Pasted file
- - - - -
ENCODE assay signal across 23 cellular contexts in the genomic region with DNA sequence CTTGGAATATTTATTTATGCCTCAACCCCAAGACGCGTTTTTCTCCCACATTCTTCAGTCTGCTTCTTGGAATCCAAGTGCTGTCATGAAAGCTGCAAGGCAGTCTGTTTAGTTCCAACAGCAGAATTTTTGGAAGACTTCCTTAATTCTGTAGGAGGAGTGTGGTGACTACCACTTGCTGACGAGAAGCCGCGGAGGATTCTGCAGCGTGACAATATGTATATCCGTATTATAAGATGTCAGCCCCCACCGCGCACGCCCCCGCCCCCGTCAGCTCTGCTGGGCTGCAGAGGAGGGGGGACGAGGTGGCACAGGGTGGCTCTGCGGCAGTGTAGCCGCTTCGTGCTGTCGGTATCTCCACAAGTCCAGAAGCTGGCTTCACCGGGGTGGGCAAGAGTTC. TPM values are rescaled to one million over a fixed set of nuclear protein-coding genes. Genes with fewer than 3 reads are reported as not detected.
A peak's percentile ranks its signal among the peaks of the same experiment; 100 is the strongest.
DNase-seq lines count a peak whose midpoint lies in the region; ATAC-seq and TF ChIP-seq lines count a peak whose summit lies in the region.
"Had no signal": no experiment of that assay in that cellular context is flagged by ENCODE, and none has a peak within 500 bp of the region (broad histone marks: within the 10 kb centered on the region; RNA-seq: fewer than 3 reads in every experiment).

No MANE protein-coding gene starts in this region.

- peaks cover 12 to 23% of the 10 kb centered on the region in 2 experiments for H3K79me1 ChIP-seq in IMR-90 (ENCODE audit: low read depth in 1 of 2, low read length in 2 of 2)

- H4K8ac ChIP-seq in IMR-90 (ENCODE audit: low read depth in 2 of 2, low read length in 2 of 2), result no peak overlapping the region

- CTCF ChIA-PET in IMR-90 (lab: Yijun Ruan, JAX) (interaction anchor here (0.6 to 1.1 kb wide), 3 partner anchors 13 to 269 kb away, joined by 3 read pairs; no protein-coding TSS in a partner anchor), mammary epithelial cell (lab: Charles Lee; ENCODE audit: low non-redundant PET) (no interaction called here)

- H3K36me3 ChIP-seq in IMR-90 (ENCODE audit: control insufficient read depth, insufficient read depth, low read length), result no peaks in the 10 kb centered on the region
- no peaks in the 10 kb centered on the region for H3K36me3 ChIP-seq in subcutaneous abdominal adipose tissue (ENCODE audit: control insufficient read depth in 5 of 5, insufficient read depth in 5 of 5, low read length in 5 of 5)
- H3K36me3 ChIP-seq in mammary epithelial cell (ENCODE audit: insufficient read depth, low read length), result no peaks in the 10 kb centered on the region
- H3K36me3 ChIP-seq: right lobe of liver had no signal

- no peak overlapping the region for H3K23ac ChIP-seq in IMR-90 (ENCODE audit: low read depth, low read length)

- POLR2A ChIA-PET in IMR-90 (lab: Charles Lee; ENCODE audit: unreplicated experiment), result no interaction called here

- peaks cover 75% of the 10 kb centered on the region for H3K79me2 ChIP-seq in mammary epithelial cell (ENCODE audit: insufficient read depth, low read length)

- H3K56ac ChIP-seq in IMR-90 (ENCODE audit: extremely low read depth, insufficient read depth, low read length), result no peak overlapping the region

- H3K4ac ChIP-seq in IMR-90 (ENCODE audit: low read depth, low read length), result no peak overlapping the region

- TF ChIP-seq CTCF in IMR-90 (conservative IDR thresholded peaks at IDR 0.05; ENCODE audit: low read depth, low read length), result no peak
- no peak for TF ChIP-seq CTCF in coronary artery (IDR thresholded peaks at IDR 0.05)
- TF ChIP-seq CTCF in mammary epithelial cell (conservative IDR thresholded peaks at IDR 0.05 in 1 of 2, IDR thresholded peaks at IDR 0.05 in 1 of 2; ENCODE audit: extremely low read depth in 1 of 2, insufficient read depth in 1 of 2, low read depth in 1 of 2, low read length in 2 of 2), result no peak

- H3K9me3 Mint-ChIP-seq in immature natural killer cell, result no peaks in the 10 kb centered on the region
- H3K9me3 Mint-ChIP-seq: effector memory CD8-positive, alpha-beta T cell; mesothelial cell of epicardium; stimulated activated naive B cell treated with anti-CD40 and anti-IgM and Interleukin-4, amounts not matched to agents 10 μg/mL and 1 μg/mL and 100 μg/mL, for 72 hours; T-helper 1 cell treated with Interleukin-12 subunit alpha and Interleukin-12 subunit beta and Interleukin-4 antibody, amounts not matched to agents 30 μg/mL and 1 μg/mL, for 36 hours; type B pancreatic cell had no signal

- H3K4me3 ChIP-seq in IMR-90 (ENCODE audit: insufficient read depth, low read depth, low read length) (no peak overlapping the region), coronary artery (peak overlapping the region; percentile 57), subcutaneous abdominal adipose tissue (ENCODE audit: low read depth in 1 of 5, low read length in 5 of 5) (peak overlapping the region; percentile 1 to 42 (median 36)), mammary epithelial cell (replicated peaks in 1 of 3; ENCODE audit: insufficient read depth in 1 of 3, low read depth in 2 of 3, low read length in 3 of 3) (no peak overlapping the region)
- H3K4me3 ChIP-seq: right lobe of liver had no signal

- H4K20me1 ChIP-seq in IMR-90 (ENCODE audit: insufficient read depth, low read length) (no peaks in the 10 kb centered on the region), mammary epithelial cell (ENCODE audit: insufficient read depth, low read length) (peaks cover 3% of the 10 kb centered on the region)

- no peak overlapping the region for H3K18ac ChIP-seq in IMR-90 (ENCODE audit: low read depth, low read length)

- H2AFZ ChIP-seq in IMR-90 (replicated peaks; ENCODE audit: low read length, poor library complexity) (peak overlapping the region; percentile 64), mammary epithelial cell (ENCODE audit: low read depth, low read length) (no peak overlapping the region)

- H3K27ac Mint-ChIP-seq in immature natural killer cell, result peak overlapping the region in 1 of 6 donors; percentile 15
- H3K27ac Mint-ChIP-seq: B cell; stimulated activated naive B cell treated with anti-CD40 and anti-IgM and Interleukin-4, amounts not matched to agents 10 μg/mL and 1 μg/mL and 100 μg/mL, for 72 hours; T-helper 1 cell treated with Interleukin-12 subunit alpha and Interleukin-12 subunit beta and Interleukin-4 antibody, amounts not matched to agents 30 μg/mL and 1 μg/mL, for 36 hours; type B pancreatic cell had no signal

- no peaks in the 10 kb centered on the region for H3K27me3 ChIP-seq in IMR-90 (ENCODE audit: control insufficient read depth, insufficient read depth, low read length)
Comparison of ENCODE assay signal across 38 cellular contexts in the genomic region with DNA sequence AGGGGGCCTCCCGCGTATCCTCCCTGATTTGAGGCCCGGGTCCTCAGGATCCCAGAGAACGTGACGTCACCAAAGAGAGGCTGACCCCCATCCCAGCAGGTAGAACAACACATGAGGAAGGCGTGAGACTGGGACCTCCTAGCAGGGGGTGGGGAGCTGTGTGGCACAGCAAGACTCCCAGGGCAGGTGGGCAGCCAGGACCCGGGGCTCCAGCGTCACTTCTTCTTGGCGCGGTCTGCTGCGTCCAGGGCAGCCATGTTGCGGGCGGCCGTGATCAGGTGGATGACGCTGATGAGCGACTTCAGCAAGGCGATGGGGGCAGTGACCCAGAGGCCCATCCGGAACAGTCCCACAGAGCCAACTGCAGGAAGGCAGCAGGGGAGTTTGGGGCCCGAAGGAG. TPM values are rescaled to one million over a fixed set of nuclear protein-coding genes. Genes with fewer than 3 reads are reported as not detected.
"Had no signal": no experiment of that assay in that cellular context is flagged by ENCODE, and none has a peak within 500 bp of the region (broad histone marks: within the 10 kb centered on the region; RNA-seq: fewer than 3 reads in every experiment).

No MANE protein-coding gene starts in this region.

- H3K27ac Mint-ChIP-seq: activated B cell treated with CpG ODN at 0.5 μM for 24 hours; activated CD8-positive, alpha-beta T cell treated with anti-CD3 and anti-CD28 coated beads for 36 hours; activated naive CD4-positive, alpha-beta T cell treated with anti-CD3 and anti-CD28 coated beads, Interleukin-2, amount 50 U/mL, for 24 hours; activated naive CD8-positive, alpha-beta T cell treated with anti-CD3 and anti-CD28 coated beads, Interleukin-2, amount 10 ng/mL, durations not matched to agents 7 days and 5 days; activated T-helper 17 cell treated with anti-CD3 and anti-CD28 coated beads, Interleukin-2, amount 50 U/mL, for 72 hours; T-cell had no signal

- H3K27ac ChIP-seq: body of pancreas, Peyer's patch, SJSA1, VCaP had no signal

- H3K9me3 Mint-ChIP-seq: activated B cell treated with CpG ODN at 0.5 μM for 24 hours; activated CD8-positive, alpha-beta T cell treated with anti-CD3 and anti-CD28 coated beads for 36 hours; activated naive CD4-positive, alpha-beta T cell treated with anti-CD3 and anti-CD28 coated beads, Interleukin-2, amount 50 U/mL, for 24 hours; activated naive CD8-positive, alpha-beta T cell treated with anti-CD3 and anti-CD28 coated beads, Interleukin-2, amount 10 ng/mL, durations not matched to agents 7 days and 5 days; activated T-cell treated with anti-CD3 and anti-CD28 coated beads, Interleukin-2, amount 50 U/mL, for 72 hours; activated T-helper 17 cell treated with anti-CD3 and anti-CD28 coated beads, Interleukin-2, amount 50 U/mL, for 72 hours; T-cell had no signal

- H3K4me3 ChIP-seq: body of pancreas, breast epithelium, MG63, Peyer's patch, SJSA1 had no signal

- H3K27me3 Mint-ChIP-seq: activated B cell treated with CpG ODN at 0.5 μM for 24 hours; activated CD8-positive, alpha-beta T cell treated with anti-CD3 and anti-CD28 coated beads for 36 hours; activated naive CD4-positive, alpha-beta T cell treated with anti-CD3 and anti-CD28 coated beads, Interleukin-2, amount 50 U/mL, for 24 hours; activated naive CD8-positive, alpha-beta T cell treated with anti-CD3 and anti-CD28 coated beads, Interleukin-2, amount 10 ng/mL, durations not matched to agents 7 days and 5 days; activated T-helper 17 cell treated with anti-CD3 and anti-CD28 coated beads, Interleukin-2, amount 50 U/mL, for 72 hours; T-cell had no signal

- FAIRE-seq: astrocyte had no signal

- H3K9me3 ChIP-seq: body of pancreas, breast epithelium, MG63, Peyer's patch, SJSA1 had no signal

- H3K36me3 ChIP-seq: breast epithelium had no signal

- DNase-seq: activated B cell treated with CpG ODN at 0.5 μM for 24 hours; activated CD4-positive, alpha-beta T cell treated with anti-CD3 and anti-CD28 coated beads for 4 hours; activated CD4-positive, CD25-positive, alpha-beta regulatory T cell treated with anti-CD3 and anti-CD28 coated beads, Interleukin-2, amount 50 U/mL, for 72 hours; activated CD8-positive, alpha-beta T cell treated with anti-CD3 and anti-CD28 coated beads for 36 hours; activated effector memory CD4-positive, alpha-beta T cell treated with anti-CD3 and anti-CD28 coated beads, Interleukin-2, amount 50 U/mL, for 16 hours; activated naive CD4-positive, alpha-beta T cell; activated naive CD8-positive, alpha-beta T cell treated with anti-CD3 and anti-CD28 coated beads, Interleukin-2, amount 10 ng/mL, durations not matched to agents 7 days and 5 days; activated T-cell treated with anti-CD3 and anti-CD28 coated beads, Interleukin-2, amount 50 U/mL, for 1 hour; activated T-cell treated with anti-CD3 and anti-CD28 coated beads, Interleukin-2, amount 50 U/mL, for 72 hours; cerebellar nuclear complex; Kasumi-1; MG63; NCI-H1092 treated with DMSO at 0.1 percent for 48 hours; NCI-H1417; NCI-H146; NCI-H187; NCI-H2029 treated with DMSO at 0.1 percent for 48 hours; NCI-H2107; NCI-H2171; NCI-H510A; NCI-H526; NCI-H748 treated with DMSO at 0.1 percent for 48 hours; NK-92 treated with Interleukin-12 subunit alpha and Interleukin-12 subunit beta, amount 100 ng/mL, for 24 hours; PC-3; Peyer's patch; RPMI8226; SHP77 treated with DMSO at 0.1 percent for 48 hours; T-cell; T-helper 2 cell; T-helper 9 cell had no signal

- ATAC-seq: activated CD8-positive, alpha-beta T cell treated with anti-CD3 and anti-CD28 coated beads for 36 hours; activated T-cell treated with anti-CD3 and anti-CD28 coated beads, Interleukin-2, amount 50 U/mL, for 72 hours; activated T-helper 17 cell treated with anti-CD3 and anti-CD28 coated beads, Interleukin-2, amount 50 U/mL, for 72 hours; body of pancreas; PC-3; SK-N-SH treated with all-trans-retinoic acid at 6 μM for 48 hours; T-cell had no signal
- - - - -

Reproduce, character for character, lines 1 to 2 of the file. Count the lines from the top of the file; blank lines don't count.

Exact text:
ENCODE assay signal across 23 cellular contexts in the genomic region with DNA sequence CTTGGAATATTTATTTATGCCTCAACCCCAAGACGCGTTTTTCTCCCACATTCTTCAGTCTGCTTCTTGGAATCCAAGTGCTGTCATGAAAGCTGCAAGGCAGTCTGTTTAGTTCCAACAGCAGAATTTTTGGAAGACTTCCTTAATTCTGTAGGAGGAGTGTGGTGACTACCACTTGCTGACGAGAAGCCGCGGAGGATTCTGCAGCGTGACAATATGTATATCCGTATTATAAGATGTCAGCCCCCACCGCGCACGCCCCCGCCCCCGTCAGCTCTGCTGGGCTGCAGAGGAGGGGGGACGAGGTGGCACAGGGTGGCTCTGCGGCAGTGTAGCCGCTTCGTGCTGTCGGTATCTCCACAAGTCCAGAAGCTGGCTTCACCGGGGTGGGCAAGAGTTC. TPM values are rescaled to one million over a fixed set of nuclear protein-coding genes. Genes with fewer than 3 reads are reported as not detected.
A peak's percentile ranks its signal among the peaks of the same experiment; 100 is the strongest.